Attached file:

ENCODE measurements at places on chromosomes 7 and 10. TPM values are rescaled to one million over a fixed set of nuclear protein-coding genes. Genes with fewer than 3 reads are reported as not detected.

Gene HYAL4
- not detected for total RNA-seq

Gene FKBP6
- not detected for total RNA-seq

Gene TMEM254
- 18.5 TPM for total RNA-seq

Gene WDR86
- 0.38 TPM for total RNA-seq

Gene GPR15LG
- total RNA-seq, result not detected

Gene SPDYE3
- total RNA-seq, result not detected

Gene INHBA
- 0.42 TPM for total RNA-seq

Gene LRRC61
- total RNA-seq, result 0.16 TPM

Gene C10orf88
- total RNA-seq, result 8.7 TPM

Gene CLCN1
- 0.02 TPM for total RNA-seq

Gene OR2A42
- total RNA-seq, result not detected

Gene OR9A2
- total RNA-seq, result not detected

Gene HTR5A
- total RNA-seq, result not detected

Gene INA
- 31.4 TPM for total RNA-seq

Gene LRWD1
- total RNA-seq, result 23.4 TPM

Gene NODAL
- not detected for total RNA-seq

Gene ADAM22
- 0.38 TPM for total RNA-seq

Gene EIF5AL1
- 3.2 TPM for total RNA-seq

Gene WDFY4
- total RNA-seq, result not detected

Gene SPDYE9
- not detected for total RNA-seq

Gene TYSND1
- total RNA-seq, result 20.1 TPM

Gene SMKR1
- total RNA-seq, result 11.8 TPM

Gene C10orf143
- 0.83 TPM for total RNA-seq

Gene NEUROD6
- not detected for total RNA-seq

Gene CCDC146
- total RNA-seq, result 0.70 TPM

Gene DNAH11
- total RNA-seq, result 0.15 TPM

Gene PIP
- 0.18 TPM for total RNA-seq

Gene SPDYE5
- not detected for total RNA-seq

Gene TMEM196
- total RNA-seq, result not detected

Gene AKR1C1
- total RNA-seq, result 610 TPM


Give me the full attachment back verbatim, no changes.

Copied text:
ENCODE measurements at places on chromosomes 7 and 10. TPM values are rescaled to one million over a fixed set of nuclear protein-coding genes. Genes with fewer than 3 reads are reported as not detected.

Gene HYAL4
- not detected for total RNA-seq

Gene FKBP6
- not detected for total RNA-seq

Gene TMEM254
- 18.5 TPM for total RNA-seq

Gene WDR86
- 0.38 TPM for total RNA-seq

Gene GPR15LG
- total RNA-seq, result not detected

Gene SPDYE3
- total RNA-seq, result not detected

Gene INHBA
- 0.42 TPM for total RNA-seq

Gene LRRC61
- total RNA-seq, result 0.16 TPM

Gene C10orf88
- total RNA-seq, result 8.7 TPM

Gene CLCN1
- 0.02 TPM for total RNA-seq

Gene OR2A42
- total RNA-seq, result not detected

Gene OR9A2
- total RNA-seq, result not detected

Gene HTR5A
- total RNA-seq, result not detected

Gene INA
- 31.4 TPM for total RNA-seq

Gene LRWD1
- total RNA-seq, result 23.4 TPM

Gene NODAL
- not detected for total RNA-seq

Gene ADAM22
- 0.38 TPM for total RNA-seq

Gene EIF5AL1
- 3.2 TPM for total RNA-seq

Gene WDFY4
- total RNA-seq, result not detected

Gene SPDYE9
- not detected for total RNA-seq

Gene TYSND1
- total RNA-seq, result 20.1 TPM

Gene SMKR1
- total RNA-seq, result 11.8 TPM

Gene C10orf143
- 0.83 TPM for total RNA-seq

Gene NEUROD6
- not detected for total RNA-seq

Gene CCDC146
- total RNA-seq, result 0.70 TPM

Gene DNAH11
- total RNA-seq, result 0.15 TPM

Gene PIP
- 0.18 TPM for total RNA-seq

Gene SPDYE5
- not detected for total RNA-seq

Gene TMEM196
- total RNA-seq, result not detected

Gene AKR1C1
- total RNA-seq, result 610 TPM